Becoming a professional Artist – A Modern Autodidact I AM
There have been a few stories made about how I became the professional Artist I am today. A modern autodidact I am, self-taught in most areas of Art and the business of representing myself as an independent Canadian artist. My learning has always been hands on, through doing a bit of the thing I wanted to learn about, something that would help me evolve as an Artist and realize a professional level career in the Arts. Along the way I have signed on for short programs in educational Art institutions, but I have no BFA or MFA or PhD, and it has not stopped me from succeeding as an Artist on all levels. From public and commercial galleries to selling my work online through my website. Creating public art, licensing my artwork and custom art commissions. From presenting artist talks, art fairs, and writing articles and interviewing other artists, to developing my own website and network of associates and suppliers. Producing art publications and process videos, to making art on location in self-directed and awarded residencies. I am a professional Canadian artist creating in ALL realms of the Art business in Canada and beyond.
When did you become an Artist?
The question I get most often from young artists and future collectors is, when did I become an Artist? To really answer this question I have to go back to childhood and growing up with an artist mother, who was influenced by her artist mother. Who we are early on has much to do with who and what we grow up around, and my mom was always making things with me, mostly drawing painting, and crafting. I knew what I liked most at an early age and that was creating my own world from a solitary space. I enjoyed magazines, music, films, the outdoors and making art in the midst of all these influences. I learned from glossy advertising in Vogue magazine, and listened to the Beatles, Billie Holiday, Herb Alpert and the hard rock of AC/DC. I read the European Newspaper and wrote to pen pals in London, England. I grew up in a very small town on a large island, on the western-most tip of Canada. I had a hunger for information about the places, people and cities of the world.
In my senior years of high school I connected intensely with two influential educators, one was my History teacher and one my Art teacher. They both encouraged and influenced my path of the coming years. I knew I wanted to pursue an art career somehow, but found it hard committing to a formal education, largely because I did not have the means. Instead I took shorter courses in Visual Arts and filmmaking giving me a few years of educational appetizers in these areas. Art History, 2D, 3D, pottery, graphic design and filmmaking (from camera to scriptwriting) Three years of education offering a sampling and just enough experience in these areas. During film school I attended a talk by the Oscar winning Director of Photography for Close Encounters of The Third Kind, Vilmos Szigmond. I was captivated by his talk and found myself finishing the program and working in the Victoria and Vancouver film industry for a short couple years.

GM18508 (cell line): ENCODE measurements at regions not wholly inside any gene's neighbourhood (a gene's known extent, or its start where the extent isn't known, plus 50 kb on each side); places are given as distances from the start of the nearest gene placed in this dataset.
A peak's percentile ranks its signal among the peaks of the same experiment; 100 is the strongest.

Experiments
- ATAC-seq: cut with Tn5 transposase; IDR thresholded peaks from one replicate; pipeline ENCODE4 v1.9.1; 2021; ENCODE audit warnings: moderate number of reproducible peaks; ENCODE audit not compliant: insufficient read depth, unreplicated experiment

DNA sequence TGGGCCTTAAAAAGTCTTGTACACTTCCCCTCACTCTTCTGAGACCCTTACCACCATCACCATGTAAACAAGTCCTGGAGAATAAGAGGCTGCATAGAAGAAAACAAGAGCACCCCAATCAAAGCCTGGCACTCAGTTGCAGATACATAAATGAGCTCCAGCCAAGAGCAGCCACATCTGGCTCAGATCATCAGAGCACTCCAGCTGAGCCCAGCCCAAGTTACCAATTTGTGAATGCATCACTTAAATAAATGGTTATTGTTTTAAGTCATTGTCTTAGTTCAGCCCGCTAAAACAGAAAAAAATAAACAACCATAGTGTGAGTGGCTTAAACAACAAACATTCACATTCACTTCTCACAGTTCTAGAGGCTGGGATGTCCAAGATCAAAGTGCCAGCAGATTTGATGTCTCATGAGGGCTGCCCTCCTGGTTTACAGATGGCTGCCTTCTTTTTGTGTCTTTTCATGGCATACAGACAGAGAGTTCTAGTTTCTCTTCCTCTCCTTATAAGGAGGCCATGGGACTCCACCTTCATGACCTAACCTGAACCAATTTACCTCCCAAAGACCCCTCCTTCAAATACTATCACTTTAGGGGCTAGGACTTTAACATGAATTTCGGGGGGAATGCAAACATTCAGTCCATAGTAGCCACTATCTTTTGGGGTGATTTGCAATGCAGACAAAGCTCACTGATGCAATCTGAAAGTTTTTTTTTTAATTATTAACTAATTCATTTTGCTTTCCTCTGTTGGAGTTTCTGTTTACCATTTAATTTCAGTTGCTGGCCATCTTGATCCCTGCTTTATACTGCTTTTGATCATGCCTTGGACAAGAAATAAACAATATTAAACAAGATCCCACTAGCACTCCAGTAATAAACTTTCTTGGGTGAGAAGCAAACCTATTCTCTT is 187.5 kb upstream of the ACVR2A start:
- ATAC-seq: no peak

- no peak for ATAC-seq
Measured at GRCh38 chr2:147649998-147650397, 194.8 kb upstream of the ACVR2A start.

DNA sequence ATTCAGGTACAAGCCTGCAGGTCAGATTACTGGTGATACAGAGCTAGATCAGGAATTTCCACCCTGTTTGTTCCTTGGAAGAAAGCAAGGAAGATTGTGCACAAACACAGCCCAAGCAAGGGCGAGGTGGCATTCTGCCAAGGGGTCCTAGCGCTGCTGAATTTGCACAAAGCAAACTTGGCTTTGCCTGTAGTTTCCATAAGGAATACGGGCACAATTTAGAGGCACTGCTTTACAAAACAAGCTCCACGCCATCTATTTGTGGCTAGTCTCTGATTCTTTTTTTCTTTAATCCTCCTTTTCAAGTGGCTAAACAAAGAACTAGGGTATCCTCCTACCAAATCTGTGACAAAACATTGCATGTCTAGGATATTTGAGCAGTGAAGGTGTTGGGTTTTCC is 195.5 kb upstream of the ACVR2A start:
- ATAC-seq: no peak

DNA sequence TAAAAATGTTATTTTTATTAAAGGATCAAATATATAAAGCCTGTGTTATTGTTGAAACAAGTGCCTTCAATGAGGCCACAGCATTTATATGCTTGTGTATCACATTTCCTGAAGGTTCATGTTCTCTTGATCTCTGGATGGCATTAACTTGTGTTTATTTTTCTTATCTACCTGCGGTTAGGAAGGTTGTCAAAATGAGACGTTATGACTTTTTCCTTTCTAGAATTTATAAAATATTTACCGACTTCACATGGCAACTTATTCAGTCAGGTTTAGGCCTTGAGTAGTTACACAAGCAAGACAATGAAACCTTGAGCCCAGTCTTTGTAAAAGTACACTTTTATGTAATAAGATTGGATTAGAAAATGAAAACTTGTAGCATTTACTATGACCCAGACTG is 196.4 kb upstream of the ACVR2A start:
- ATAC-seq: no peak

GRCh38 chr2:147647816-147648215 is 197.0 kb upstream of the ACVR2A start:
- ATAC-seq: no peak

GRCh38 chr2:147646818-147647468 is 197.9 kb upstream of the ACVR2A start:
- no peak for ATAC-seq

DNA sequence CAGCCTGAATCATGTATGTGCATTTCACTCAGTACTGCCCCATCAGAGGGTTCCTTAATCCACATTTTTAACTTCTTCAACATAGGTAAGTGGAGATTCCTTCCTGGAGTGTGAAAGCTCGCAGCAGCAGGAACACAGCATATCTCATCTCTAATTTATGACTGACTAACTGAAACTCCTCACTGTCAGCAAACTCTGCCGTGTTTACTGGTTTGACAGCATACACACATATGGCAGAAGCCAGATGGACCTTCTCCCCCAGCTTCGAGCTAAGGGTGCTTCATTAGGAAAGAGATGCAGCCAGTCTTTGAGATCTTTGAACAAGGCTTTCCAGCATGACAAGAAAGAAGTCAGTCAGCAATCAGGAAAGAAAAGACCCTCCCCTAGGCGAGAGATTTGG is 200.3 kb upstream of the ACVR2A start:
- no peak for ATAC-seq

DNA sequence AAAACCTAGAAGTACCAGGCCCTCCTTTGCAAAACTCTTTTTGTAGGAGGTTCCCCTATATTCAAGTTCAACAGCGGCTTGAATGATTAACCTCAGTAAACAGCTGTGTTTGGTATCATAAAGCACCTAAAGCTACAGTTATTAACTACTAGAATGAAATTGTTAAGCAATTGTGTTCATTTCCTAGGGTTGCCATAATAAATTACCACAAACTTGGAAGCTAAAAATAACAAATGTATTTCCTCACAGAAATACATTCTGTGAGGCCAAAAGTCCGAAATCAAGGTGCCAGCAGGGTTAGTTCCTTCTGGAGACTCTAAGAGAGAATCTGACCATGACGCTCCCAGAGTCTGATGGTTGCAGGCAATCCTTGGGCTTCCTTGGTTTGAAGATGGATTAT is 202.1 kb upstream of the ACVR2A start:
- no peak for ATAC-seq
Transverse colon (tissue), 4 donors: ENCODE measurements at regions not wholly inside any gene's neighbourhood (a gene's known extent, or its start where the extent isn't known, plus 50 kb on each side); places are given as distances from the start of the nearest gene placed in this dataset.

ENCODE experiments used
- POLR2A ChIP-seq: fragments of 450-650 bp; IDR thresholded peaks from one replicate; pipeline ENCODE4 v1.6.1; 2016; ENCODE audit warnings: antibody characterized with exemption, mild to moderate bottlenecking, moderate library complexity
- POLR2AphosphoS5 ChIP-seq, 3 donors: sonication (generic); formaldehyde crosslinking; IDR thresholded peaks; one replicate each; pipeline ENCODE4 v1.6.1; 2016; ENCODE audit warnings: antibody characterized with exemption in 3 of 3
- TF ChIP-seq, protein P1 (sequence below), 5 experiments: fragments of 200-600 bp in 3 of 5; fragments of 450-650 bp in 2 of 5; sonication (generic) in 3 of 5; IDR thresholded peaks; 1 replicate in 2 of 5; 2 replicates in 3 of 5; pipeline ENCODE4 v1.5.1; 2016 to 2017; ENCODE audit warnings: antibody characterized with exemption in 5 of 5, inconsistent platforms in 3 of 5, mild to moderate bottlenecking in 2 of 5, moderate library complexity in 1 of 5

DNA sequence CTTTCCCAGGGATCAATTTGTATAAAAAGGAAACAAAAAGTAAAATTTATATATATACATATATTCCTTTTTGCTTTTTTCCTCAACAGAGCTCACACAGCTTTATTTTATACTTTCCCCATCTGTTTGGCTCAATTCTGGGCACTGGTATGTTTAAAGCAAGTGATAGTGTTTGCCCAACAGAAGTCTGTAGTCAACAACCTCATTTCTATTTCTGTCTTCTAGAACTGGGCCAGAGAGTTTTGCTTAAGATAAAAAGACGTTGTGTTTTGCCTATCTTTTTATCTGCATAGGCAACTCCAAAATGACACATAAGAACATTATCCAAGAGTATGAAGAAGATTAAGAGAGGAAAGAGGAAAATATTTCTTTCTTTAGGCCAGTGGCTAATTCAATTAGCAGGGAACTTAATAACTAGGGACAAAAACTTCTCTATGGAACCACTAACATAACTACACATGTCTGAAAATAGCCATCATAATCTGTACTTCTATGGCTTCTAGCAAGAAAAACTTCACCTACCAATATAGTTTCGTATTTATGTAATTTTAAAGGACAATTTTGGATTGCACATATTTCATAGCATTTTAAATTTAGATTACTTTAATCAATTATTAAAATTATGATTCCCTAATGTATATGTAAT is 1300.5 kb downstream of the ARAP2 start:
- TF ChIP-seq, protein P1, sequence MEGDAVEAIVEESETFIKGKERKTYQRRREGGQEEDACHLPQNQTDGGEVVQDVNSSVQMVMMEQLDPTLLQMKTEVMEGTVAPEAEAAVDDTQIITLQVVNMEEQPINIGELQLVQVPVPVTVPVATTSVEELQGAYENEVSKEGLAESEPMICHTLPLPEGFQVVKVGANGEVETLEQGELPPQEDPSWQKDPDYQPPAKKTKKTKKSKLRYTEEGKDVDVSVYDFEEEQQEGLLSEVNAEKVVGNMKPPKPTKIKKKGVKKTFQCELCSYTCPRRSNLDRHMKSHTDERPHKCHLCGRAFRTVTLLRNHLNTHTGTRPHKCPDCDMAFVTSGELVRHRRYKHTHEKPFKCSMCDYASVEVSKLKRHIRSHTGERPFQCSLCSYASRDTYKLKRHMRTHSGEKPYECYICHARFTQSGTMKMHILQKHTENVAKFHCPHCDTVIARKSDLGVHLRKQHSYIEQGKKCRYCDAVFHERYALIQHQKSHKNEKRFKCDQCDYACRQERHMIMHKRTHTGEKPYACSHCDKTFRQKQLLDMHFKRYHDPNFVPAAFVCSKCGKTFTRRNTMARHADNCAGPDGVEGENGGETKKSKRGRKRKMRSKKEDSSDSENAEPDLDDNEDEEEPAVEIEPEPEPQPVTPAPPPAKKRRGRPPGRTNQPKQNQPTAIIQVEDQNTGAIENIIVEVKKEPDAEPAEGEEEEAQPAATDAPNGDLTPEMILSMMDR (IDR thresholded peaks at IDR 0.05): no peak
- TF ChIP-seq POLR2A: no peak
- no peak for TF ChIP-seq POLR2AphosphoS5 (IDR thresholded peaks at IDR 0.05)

I left film as a career behind, though to this day I consume cinema just as voraciously as I did when I was younger. I made the decision that painting and photography were the things for me. I continued making Art part-time, as I worked full-time jobs in businesses that would teach me skills that could be useful down the line. During this time I moved from job to job as I learned new skills, each time working my way up until I had nowhere to go (in my mind) but move on to a new job. I worked in real estate sales, interior design retail (tile and natural stone) publishing (advertising coordinator + proofreader) and then I found myself wanting to learn more about computers, during the dot-com boom.
A Modern Autodidact I AM
As I was working these full-time *jobs* I was making Art in the evenings and on weekends. Art was keeping me interested in life. I met someone who was working for an Internet Service Provider
and he would talk about all the exciting things going on with the Internet and websites. It was 1999 and I did not own a computer. Most people I know had one and worked on one, and I decided it was time for me to find out more about this Internet thing. I opened the phone book to the yellow pages, where all the businesses advertise. I flipped to the Internet service provider section and we had four at the time in Victoria, BC. I found the one with the biggest advertisement, which was a double page spread, and I called the number and asked for the manager. Of course the manager was not available, but I left a message and waited a couple days. I then called again, and left another message. I waited a few more days and called again, this time I got through to the manager directly and we had a quick chat and he told me to stop by with my resume. Keep in mind I had NO computer experience and wanted to sell dial-up Internet to people. A couple interviews later I found myself with a job in the Internet business and I had to learn very quickly. I was hired to work sales and customer service in person and over the phone.